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Lost in the Wilds

And Yula mounted the breach in triumph


How

long he waited he could not tell--it seemed an age--when he heard the joyful sound of Yula's bark. Down leaped the dog into the very midst of the fireplace, scattering the ashes, and bringing with him another avalanche of snow. But his exuberant joy was turned to desperation when he could not find his Wilfred. He was rushing round and round, scenting the ground where Wilfred had sat. Up went his head high in the air, as he gave vent to his feelings in a perfect yowl of despair.

"Yula! Yula!" called Wilfred softly. The dog turned round and tore at the billet-stack. Wilfred's defence was levelled in a moment; the wood went rolling in every direction, and Yula mounted the breach in triumph, digging out his master from the debris as a dog might dig out a fox. He would have him out, he would not give up. He tugged at Wilfred's arms, he butted his head under his knees; there was no resisting his impetuosity, he made him stand upright. When, as Yula evidently believed, he had set his master free, he bounded round him in an ecstasy of delight.

"You've done it, old boy," said Wilfred. "You've got me out of hiding; and neither you nor I can pile the wood over me again, so now, whatever comes, we must face it together."

He clasped his arms round the thick tangle of hair that almost hid the two bright eyes, so full of love, that were gazing at him.

Wilfred

could not help kissing the dear old blunderer, as he called him. "And now, Yula," he went on, "since you will have it so, we'll look about us."

Wilfred's foot was a good deal better. He could put his boot on for the first time. He mounted the stones which the squaw had piled, and listened. Yes, there were voices and laughter mingling with the neighing of the ponies and the lumbering sounds of the travoys. The camp was moving on. The "Far-off-Dawn" was further off than ever from him. He had no longer a doubt the squaw had gone with her people.

She had left him her kettle and the piece of skin. To an Indian woman her blanket is hood and cloak and muff all in one. She never goes out of doors without it.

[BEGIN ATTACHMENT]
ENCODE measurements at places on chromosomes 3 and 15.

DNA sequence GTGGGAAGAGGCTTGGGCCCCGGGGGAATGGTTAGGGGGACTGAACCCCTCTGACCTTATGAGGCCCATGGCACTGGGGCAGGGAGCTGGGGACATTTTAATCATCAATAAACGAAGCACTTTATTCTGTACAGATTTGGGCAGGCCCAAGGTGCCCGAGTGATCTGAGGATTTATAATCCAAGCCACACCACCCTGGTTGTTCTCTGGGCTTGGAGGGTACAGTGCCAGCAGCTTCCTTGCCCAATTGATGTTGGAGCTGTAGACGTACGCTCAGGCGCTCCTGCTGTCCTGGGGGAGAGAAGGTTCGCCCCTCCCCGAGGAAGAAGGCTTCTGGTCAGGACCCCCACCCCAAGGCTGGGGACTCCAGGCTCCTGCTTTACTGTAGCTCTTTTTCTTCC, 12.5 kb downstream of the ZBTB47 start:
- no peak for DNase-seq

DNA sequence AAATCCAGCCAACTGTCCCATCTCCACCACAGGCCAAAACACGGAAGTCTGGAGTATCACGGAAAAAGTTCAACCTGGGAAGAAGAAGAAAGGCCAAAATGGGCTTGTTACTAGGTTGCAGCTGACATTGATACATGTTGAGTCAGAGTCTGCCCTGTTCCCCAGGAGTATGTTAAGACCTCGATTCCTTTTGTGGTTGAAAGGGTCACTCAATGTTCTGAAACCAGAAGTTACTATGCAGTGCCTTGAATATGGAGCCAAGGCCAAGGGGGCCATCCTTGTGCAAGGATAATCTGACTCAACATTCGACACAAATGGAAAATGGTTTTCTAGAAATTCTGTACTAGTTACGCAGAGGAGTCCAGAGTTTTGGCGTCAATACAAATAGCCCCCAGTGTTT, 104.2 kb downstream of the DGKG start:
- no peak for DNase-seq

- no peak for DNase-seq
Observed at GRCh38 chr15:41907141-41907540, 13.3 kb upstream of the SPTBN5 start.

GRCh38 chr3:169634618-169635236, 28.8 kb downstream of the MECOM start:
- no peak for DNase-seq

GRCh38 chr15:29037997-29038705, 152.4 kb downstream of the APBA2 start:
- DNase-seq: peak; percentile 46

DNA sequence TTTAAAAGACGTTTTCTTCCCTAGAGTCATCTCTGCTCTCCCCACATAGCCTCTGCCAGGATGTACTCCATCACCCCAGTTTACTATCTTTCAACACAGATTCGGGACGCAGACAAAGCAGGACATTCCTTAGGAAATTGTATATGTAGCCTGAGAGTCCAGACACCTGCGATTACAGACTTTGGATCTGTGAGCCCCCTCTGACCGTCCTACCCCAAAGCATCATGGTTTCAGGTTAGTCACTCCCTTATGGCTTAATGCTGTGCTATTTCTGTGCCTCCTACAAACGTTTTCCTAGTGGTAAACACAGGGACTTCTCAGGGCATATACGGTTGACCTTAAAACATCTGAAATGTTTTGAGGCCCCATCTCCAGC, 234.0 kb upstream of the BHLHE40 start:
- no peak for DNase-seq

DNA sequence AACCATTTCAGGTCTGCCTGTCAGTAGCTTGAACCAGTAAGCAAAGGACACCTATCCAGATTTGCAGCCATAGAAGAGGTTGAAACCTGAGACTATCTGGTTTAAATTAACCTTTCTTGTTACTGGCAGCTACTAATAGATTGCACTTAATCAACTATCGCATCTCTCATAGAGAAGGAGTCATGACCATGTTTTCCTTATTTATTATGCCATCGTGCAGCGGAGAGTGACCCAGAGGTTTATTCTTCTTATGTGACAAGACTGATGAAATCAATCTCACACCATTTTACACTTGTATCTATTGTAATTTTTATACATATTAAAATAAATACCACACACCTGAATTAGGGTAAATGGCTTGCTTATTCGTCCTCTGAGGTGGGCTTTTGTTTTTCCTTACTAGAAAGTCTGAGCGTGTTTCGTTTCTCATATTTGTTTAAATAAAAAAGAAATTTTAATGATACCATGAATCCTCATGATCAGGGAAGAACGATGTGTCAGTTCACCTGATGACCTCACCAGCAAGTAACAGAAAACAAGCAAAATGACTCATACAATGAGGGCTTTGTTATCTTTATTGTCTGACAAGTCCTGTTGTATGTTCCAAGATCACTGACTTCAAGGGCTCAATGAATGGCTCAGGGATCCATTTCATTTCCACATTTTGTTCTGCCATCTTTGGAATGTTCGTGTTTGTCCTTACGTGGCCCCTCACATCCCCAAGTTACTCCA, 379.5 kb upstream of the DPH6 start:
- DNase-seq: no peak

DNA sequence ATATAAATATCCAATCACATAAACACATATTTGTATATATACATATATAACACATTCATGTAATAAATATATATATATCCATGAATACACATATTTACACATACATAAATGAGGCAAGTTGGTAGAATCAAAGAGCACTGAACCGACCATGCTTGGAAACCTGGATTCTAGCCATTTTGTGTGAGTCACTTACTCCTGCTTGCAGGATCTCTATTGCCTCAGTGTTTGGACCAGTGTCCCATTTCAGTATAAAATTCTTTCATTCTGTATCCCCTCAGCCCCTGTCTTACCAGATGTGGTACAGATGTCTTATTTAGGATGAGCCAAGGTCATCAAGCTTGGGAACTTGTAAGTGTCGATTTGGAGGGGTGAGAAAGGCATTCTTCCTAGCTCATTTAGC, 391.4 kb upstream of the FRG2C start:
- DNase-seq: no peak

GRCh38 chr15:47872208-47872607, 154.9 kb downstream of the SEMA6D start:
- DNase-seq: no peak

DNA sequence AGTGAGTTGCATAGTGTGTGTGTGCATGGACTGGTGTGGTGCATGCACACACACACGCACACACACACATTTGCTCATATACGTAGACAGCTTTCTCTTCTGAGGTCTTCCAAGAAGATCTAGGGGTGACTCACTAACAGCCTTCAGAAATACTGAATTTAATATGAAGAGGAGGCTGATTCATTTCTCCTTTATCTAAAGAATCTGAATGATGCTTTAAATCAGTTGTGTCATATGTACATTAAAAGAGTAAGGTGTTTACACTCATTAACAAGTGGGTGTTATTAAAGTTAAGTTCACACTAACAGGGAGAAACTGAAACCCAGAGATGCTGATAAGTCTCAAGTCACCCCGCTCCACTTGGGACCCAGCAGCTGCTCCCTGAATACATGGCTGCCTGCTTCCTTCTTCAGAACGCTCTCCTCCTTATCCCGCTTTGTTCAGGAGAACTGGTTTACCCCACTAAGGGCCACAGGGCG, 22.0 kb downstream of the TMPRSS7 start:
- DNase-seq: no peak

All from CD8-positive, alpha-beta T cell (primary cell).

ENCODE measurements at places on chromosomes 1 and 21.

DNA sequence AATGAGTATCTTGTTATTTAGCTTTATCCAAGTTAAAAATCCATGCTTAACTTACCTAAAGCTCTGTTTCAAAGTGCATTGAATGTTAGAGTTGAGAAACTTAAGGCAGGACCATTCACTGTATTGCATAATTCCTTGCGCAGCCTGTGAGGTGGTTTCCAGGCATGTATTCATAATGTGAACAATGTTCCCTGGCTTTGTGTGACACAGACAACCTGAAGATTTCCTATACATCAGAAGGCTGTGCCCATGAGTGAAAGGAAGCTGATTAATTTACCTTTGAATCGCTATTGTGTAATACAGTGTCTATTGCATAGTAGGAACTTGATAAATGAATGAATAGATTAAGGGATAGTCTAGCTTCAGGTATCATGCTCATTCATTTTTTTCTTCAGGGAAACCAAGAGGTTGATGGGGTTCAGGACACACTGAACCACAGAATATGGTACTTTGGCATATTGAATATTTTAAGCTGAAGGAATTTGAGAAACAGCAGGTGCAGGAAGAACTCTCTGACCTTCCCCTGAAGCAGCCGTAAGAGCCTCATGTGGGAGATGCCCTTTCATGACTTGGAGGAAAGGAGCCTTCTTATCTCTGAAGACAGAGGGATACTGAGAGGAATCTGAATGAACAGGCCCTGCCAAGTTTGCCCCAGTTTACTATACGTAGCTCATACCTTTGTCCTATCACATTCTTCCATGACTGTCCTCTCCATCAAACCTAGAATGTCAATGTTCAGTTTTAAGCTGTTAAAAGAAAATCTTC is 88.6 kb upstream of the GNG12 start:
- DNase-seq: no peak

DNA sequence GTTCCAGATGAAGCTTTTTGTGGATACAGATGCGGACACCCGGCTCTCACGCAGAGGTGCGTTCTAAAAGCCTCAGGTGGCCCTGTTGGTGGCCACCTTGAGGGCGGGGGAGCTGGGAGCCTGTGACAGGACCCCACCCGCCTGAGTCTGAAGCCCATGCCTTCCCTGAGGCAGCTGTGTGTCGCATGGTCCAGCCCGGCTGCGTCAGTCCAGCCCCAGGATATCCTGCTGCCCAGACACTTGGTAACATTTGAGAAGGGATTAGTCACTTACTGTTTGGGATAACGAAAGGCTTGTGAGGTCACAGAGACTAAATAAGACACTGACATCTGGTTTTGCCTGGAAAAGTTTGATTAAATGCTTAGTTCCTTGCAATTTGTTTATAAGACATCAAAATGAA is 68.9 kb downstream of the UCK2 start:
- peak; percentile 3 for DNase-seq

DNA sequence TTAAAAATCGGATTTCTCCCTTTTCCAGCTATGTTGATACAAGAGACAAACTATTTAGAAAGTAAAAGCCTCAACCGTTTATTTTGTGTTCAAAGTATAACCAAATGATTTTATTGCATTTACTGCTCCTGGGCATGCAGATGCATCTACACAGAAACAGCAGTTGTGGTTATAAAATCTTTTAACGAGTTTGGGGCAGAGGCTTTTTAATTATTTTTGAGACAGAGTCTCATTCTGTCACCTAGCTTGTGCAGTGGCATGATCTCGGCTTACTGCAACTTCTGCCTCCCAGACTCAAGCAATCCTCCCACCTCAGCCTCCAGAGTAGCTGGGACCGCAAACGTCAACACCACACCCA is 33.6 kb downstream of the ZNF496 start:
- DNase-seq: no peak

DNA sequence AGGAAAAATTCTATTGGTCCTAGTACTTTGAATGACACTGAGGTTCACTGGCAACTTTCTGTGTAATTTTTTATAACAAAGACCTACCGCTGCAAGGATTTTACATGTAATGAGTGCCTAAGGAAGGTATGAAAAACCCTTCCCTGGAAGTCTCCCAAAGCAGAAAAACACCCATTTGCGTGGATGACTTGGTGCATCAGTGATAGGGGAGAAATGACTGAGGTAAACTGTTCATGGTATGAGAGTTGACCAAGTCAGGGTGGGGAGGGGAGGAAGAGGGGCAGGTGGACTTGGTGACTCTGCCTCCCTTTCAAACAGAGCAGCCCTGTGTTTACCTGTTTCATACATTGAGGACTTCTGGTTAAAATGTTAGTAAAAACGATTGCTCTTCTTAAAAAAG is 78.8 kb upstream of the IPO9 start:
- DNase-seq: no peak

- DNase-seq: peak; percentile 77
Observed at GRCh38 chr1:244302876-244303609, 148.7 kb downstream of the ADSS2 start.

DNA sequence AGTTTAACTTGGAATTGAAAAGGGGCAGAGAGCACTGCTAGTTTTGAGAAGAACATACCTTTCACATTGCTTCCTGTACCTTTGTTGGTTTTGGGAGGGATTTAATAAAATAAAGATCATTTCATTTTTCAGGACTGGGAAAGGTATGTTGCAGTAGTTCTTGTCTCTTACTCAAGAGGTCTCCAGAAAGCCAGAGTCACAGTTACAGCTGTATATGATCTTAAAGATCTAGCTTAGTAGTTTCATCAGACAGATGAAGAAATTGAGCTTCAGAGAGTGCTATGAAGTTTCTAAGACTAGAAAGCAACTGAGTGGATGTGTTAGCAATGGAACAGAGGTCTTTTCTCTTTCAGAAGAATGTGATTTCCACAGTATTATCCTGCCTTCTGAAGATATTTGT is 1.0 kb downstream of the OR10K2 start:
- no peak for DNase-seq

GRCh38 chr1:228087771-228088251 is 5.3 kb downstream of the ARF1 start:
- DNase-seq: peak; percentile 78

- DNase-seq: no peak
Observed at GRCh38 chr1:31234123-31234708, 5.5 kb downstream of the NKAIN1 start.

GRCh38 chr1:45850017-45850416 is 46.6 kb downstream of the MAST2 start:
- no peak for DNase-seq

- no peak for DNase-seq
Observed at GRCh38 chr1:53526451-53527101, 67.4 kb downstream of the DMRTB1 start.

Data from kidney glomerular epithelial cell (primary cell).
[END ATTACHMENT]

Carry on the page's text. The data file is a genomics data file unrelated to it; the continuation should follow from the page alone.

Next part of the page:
Wilfred smoothed the gloves she had made him and pulled up the blanket socks. Oh, she had been good to him! He thought he understood it all now--that farewell kiss, and the desire to hide him until the fierce warriors of her tribe had passed on. He wrapped the skin over his shoulders, slung the kettle on his arm, chose out a good strong staff to lean on, and held himself ready for the chapter of accidents, whatever they might be.

No one came near him. The sounds grew fainter and fainter. The silence, the awful stillness, was creeping all around him once again. It became unbearable--the dread, the disappointment, the suspense. Wilfred climbed out of the hut and swung himself into the branches of the nearest pine. The duck and the snow-birds were frozen as hard as stones. But the fire was out long ago. Wilfred had no matches, no means of lighting it up again. He put back the game; even Yula could not eat it in that state. He swung himself higher up in the tree, just in time to catch sight of the vanishing train, winding its way along the vast snow-covered waste. He watched it fading to a moving line. What was it leaving behind? A lost boy. If Wilfred passed the night in the tree he would be frozen to death. If he crept back into the tumble-down hut he might be buried beneath another snow. If he went down to the pool he might find the ashes of the Indians' camp-fires still glowing. If they had left a fire behind them he must see the smoke--the snow-soaked branches were sure to smoke. The sleet was driving in his face, but he looked in vain for the dusky curling wreath that must have been visible at so short a distance.


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